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Frequently asked Questions Following A Disaster
Here are some suggested responses to consumers’ 14 most frequently asked questions following a natural disaster. Keep in mind that these are general responses; each situation is different, and seldom are two policies identical
Q: I’ve reported my claim, now what
should I do?
A: Take all necessary steps – securing property, temporarily boarding windows and roof, and drying carpets and personal property, for example – to prevent further damage. If you don’t, and additional damage results, it may not be covered. Your exact responsibilities are stated in your policy – page 9 of 18 of HO 00 03 (4/91) and page 13 of 22 of HO 00 03 (10/2000) – in the section titled Your Duties After Loss.
Particularly in cases of fire and/or water damage, you should call a professional cleaning service just as quickly as possible. The services listed to the right provide 24 hour service. The quicker the cleanup can be started, the better the chances of saving your property and minimizing the damages. Make the call. These experts deal with insurance adjusters all the time so they do know the correct procedures to follow.
Don’t begin any permanent repairs or dispose of any damaged property before an adjuster sees the damage. In the case of perishable items (such as food) that must be disposed of, first take photographs to substantiate your claim. Otherwise, some damages may not be covered.
Be sure to keep all receipts for emergency repairs and for items that might qualify for additional living expenses (water, ice, or lodging charges if your home is uninhabitable, for example).
Expenses incurred due to an evacuation are not covered.
Please be patient
Q: Is there anything I can do to speed
the claims process?
A: An adjuster will contact you as soon as possible, but priority will be given to the most severe losses. Larger claims likely will be settled in stages, not all at once.
While waiting for the adjuster:
• Take pictures of the damaged property and gather any pictures showing the property before the loss.
• Get repair estimates (preferably at least two), if possible, for the adjuster to review.
• List all damaged personal property, including each item’s description, age, original cost, place of purchase, and estimated replacement cost. Include any receipts or canceled checks for these items.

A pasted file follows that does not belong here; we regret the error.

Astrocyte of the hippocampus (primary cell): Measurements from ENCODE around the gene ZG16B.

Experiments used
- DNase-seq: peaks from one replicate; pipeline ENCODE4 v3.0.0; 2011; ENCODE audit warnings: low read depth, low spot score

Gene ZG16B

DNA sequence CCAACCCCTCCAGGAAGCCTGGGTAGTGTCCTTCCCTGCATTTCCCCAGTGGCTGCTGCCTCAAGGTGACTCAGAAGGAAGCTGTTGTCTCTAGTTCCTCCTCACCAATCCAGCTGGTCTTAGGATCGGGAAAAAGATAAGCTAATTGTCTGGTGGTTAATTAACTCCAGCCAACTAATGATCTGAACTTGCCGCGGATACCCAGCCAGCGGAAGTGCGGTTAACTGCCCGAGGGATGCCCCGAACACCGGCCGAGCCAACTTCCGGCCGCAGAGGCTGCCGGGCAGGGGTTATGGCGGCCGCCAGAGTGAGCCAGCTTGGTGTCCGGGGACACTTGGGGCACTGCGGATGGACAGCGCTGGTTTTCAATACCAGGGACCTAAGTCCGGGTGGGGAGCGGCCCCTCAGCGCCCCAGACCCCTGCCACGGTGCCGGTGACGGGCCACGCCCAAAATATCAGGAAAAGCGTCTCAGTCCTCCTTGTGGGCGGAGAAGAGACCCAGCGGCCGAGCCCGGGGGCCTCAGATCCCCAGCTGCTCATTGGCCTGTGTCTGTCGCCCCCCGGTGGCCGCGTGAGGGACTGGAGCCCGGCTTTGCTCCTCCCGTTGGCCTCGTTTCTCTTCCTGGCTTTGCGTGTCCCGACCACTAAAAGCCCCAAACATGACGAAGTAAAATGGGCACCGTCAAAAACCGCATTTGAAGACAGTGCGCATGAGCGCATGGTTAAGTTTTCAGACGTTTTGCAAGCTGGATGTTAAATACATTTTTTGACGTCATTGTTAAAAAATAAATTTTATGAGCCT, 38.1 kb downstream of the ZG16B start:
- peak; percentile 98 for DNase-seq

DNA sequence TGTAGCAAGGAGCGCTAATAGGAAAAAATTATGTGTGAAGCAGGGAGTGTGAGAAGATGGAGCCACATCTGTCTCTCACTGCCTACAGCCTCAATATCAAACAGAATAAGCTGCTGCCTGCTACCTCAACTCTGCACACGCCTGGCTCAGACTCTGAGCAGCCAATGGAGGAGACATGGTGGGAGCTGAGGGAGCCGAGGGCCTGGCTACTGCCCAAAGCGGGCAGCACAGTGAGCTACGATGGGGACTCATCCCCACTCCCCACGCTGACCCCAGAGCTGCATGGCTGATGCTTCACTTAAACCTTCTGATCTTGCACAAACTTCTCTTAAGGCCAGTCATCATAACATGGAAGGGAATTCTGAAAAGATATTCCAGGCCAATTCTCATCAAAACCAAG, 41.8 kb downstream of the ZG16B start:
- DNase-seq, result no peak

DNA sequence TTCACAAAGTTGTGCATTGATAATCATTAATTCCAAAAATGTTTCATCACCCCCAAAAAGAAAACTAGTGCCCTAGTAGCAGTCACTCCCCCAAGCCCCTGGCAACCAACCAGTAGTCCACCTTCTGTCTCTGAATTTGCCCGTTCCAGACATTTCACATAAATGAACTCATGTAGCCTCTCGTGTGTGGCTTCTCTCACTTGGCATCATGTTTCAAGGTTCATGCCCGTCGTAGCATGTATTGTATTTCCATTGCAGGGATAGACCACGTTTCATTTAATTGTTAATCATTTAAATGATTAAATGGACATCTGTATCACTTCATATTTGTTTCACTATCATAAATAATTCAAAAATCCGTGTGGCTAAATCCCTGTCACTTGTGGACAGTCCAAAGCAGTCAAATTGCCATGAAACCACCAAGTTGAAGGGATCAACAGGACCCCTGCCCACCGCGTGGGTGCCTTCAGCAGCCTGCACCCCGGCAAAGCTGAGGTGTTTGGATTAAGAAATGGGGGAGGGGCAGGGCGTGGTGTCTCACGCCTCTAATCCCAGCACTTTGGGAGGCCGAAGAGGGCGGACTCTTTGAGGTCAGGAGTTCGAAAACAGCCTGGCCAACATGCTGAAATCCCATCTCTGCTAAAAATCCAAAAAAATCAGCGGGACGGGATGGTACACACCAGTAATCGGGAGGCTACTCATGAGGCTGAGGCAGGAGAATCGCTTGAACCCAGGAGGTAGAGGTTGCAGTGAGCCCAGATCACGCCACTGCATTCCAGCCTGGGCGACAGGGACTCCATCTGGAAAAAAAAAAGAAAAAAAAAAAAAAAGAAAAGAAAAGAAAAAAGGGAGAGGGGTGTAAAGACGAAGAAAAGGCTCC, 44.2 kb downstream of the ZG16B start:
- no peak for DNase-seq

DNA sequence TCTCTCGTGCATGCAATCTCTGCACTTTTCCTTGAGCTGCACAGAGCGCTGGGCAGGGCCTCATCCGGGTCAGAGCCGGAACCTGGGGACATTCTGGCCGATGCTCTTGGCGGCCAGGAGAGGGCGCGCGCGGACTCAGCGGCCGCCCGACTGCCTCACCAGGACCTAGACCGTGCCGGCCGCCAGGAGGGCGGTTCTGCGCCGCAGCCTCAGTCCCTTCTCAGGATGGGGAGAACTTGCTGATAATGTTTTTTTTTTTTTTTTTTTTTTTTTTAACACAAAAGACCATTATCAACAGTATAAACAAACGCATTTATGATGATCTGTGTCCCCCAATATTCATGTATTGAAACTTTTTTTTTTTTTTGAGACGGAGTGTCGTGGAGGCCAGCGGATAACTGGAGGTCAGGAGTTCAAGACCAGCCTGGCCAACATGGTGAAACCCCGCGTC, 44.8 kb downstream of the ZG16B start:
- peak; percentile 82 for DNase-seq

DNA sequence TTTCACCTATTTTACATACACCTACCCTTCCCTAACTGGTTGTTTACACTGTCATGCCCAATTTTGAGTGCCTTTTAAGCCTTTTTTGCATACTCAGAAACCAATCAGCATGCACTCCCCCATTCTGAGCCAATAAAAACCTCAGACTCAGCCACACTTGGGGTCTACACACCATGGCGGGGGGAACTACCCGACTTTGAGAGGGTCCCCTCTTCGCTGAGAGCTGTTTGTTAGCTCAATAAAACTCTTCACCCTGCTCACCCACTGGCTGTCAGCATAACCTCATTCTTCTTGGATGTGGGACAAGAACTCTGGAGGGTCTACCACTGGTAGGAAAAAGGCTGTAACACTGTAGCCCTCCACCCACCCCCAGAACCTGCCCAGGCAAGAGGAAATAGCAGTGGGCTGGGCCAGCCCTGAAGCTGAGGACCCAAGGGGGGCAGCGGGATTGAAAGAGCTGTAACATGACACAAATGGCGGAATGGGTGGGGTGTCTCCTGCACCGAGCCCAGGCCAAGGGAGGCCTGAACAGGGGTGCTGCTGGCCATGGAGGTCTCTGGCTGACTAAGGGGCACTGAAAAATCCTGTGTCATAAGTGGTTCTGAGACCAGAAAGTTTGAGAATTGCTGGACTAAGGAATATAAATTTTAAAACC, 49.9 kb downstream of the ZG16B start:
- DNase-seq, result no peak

Q:What if my home is so damaged that I
cannot stay in it?
A: Most homeowners and dwelling forms provide coverage for additional living expenses or loss of use (Coverage D in your policy.). Most policies will reimburse you for “any necessary increase” over and above your normal living costs (such as lodging, for example, since it is over and above your mortgage or rent payment) if your home is “not fit to live in” as a result of a covered peril and you must temporarily relocate. But most policies will reimburse you for only those food expenses over and above what you would normally pay for food. “Not fit to live in” does NOT include being without electrical power.
You must keep all receipts in order for the expenses to be considered a part of the loss. The expenses must be in line with normal living expenses and must be a necessary and direct result of the loss.
If you are prohibited from using your home by Civil Authority after the disaster, the policy will pay your additional living expenses up to 2 weeks. Page 3 of 18 of HO 00 03 (4/91) and page 5 of 22 of HO 00 03 (10/2000).
Most policies limit recovery under “additional living expenses” to 10 % percent of the amount of coverage on the home itself. (Note: A Tapco H0 – 8 policy provides only $1000 coverage for additional living expenses. Other policies, like a DP-1, give the 10% coverage, but this payment reduces the Coverage A limit. Safeco provides Loss of Use up to 12 months with no dollar limit.)
Q: What coverage is there for trees that
A: Standard dwelling and homeowner policies don’t provide coverage for damage to trees by wind. (See page 4 of 18 of H0 00 03 (4/91). But if a tree falls and damages other insured property, such as a house or a fence, the cost to remove the trees is covered, usually up to $500 regardless of the number of fallen trees. See Debris Removal section on page 4 of 18 of HO 00 03 (4/91)
The new 2000 edition of the homeowners policy provides $1,000 ($500 max per tree). This new form also extends coverage to downed trees blocking driveways or ramps used by handicapped persons. See page 5 of 22 of HO 00 03 (10/2000) and HO 00 03(10/2006)
Travelers , on policy form HV-3 (pg 6 of 27), eliminates the $500 limit per tree, thus providing Tree Removal coverage for all downed trees. On Travelers policies with the High Value Home Endorsement 57000 (11/2005), the $1000 limit is removed (pg 2 of 9) and thus the policy provides Tree Removal coverage for all trees with a $500 limit per tree.
The SCWHUA policy provides NO coverage for trees. The NFIP flood policy provides NO coverage for trees
Q: Power was out for 5 days and the food
in my refrigerator / freezer spoiled. Is it covered?